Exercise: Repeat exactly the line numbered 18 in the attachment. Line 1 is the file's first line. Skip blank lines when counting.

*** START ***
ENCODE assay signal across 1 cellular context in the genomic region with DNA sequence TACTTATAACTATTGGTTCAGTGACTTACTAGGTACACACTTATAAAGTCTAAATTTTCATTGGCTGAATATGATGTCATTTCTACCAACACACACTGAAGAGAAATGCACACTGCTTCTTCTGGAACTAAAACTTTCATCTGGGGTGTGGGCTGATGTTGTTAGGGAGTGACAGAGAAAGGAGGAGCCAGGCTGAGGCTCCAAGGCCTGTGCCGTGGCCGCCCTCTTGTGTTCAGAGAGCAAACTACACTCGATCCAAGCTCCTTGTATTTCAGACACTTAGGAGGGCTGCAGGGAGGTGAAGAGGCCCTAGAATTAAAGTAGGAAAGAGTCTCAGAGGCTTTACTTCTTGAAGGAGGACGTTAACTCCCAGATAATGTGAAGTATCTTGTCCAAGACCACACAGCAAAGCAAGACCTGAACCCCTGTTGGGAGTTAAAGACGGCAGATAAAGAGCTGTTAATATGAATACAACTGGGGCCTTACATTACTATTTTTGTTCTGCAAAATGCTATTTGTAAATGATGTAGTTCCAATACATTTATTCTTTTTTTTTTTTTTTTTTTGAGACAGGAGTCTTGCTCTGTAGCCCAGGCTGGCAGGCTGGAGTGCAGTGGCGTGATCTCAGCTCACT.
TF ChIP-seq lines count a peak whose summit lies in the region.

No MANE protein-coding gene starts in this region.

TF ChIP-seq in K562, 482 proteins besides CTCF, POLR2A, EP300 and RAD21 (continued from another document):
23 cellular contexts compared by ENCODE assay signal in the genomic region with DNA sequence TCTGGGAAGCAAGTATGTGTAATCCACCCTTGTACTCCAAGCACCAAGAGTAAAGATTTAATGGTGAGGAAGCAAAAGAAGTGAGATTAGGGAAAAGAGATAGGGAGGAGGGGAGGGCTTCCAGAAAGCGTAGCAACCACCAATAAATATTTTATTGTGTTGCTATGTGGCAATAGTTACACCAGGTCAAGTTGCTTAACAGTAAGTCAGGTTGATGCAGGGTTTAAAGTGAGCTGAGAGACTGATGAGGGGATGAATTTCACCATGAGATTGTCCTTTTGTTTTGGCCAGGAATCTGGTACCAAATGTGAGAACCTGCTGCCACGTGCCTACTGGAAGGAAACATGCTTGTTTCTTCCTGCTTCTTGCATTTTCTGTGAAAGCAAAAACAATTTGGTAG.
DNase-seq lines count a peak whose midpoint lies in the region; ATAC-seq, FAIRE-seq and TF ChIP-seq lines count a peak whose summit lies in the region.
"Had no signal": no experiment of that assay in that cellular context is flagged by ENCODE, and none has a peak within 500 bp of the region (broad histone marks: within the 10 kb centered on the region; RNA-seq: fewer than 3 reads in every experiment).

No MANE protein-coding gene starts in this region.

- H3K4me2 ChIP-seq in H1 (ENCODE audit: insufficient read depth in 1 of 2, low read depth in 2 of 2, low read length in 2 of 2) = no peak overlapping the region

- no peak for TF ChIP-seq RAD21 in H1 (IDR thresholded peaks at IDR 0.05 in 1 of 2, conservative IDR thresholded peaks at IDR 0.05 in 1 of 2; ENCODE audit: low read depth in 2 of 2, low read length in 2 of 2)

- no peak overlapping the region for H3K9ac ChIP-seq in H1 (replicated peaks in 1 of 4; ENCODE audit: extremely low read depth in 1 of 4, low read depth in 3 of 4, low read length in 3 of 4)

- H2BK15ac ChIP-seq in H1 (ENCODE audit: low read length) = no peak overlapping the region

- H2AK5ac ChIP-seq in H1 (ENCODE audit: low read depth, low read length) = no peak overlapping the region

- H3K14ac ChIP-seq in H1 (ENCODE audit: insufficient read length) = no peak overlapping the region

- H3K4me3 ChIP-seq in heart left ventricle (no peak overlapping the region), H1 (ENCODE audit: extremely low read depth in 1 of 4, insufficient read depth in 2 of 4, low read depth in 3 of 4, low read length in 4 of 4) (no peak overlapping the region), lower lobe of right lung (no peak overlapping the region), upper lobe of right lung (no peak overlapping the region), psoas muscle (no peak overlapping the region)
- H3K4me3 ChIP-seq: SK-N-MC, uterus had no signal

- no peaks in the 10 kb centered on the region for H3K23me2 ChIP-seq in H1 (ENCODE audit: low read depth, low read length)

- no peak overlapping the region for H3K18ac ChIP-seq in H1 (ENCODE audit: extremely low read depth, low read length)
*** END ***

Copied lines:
- no peak overlapping the region for H3K18ac ChIP-seq in H1 (ENCODE audit: extremely low read depth, low read length)